Opinion: Landscapes, Why are they important? (I)


Full text By Peter Holmgren. Originally posted in CIFOR Blog.


In a few days will be held the Global Forum on Landscape and it is time to prepare for the intense debates that aim to answer the following questions: what, why and for what? The concept of landscape has been much interest in the last year but have also raised about what it means to a landscape and how the landscape approach would work in practice.

Over the coming days I will summarize, in a series of blogs, some reflections on the landscapes that have arisen as a result of my conversations with different people. No claim thereby reach a conclusion or a scientist, but I would encourage reflection before the forum.

Getting Started – Why is the “landscape” such an important concept?

The landscape approach is not new to the development, conservation and research. Many, including CIFOR, have highlighted the importance of working across sectors in practice. What is new, however, is that the great interest in the approach has been to a high standard. In previous meetings of the Conference of the Parties (COP) to the UN Framework Convention on Climate Change (UNFCCC) we learned that the post-2015 climate agreement would integrate agricultural and forestry issues a starting point for the Global Forum on Landscapes. In addition, further work to Rio + 20 on a post 2015 agenda development highlighted often the need of transverse solutions. It seems that the timing and level of sensitivity are conducive to finding new solutions and greater acceptance of the concept.

It is true that some reviews have been less constructive, suggesting that discussion of landscape is a temporary fad that will soon disappear as supposedly the most robust and common approaches persist. However, I’m not so sure. Considering the current reform at the World Bank and FAO, as well as the CGIAR research programs, there is no doubt that they are cross promoting innovative approaches. It is in this light that we should view the landscape approach. Even if we limit the landscape for agriculture and forest management, and the number of people involved in these activities, it is clear that we are talking about an important part of our common future. Depend on agriculture and forest management:

  • Provide income and livelihoods of billions of people;
  • Produce all our food and natural fibers and 10% of energy through biomass;
  • Maintain key ecosystem services such as biodiversity, water supply, ecosystem resilience and productivity of the land;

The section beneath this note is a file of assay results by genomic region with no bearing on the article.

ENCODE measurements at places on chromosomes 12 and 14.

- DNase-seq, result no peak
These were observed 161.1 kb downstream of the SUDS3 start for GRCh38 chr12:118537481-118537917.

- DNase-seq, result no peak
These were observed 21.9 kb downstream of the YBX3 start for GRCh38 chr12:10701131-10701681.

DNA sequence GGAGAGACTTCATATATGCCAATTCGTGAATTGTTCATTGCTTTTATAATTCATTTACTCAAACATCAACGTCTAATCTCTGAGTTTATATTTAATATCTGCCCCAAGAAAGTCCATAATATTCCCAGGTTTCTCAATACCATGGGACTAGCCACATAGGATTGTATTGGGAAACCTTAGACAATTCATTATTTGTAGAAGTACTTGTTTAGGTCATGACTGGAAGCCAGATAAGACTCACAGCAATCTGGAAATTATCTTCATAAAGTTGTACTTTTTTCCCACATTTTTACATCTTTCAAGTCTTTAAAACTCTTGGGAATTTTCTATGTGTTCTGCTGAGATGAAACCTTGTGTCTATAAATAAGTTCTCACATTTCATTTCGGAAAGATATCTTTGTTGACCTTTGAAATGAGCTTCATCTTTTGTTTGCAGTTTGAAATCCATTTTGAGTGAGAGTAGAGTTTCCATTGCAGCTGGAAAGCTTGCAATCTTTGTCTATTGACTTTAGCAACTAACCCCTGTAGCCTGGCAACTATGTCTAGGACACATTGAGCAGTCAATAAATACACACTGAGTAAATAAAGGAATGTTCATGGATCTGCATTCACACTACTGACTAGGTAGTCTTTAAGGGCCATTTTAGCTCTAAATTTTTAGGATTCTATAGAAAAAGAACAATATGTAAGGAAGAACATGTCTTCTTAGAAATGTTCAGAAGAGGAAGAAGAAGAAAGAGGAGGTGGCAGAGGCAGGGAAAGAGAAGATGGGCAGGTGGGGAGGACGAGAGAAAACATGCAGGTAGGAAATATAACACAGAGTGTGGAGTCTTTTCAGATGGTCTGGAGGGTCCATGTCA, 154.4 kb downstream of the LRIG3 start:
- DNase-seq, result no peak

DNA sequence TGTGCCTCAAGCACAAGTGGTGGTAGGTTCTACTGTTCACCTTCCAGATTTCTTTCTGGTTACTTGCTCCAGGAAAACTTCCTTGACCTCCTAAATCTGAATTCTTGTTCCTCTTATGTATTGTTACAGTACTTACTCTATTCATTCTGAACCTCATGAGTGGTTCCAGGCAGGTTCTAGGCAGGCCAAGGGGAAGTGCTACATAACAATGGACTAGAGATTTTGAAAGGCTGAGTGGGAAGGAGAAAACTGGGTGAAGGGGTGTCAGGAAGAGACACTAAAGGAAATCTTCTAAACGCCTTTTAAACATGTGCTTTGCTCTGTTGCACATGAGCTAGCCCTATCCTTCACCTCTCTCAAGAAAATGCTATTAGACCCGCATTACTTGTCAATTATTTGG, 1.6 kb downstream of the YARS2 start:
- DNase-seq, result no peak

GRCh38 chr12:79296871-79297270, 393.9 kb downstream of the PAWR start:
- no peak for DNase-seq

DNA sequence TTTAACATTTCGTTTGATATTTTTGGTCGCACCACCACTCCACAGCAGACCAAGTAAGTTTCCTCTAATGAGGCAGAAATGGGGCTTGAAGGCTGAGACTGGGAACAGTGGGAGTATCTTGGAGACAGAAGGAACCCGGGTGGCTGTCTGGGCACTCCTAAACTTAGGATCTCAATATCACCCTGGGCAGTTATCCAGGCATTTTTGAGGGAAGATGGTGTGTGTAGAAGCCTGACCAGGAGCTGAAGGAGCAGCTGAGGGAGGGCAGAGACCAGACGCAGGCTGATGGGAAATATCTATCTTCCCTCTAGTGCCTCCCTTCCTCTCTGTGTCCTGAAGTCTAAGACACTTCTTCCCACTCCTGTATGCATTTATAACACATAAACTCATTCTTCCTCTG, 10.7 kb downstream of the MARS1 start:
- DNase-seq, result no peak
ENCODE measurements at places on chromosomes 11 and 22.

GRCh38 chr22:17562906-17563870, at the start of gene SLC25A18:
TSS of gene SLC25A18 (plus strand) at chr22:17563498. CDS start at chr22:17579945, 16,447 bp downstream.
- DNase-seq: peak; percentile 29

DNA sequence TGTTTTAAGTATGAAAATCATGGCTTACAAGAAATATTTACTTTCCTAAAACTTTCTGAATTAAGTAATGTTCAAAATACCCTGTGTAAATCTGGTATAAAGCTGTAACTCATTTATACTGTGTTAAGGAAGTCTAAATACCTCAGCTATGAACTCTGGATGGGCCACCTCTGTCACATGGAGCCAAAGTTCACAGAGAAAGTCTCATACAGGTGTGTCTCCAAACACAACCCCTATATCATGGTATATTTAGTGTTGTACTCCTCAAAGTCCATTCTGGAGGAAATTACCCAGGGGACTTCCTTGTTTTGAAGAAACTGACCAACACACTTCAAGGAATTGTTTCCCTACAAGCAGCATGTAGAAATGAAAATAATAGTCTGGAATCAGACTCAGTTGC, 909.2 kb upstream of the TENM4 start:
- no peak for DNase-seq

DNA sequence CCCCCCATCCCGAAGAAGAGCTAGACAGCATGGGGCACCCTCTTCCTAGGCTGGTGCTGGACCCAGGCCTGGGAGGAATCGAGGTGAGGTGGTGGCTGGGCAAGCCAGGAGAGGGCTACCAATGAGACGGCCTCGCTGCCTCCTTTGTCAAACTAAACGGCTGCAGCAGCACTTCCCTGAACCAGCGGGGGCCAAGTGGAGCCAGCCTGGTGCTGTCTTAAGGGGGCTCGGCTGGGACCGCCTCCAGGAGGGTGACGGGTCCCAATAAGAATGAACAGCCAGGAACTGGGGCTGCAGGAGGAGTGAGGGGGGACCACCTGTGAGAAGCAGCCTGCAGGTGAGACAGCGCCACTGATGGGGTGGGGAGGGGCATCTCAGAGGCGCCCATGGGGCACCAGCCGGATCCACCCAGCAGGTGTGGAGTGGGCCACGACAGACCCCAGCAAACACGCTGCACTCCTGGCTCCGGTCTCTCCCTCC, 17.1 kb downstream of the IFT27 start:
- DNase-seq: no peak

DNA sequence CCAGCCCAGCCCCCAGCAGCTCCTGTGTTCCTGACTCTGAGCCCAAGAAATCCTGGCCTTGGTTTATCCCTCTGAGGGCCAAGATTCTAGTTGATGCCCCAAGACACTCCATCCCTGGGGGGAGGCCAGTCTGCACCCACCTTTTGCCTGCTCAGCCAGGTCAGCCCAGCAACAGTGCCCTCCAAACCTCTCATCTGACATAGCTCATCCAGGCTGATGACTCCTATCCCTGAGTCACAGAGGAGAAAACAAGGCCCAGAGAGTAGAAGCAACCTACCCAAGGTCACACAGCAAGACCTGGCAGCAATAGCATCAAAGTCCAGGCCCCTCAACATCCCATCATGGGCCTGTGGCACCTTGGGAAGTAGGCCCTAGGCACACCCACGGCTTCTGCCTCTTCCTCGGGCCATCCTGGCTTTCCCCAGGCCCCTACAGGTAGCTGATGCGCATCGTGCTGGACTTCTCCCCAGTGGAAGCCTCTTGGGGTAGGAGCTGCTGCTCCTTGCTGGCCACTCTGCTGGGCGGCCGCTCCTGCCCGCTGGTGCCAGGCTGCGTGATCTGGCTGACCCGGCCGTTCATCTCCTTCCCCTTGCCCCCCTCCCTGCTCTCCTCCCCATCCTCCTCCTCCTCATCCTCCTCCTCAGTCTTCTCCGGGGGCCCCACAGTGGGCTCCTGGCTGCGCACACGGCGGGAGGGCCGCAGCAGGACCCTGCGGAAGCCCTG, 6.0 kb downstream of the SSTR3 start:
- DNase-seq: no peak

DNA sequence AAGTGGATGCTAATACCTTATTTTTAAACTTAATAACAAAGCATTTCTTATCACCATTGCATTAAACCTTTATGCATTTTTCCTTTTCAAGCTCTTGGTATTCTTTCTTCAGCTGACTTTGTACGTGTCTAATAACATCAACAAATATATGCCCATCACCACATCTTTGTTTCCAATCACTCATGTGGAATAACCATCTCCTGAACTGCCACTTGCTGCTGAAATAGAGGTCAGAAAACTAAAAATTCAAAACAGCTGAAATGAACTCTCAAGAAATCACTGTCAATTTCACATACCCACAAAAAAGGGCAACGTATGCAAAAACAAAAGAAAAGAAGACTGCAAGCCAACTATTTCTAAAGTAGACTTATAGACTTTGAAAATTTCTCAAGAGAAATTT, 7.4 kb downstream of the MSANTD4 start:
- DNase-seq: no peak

• At the same time, these sectors seriously pollute the air, water and food chains, and are responsible for one third of emissions of greenhouse gases.

If we also include other components of the landscape as renewable energy, mining, cities and cultural uses, it is clear that the landscape is a very important part of our future.

So what we hope to improve using the landscape approach?

The main reason for exploring the landscape approach is that existing sectors based on the land use has a poor record of finding solutions that go beyond their institutional territories. Traditionally, they have limited their scope to spaces defined through the history of economic activity, professional communities, geographical boundaries and governance structures.

The basic hypothesis of the landscape approach is that we can find better solutions if we seek economies crossing opportunities, disciplines and disparate territories. I mean, come find combined solutions that are better than the sum of the parts of their specific sectors.

In economic terms, a landscape approach will aim to reduce or even eliminate the externalities between sectors based on land use. In terms of planning, it will consider a more comprehensive set of options, avoiding too limited solutions. It will also encourage more players to consider a broader set of objectives landscape. This does not mean that the landscape approach always creates win-win opportunities; rather it can help us find advantages and disadvantages between objectives smarter.

In short, the landscapes are important because they represent a key part of sustainable development. To reiterate a point made ​​by the research scientist Terry Sunderland in a recent interview, efforts in the field work and better results are achieved when people communicate. It is only through partnerships that the landscape approach can work. And I hope that some of these associations are forged in the Global Forum on Landscapes.

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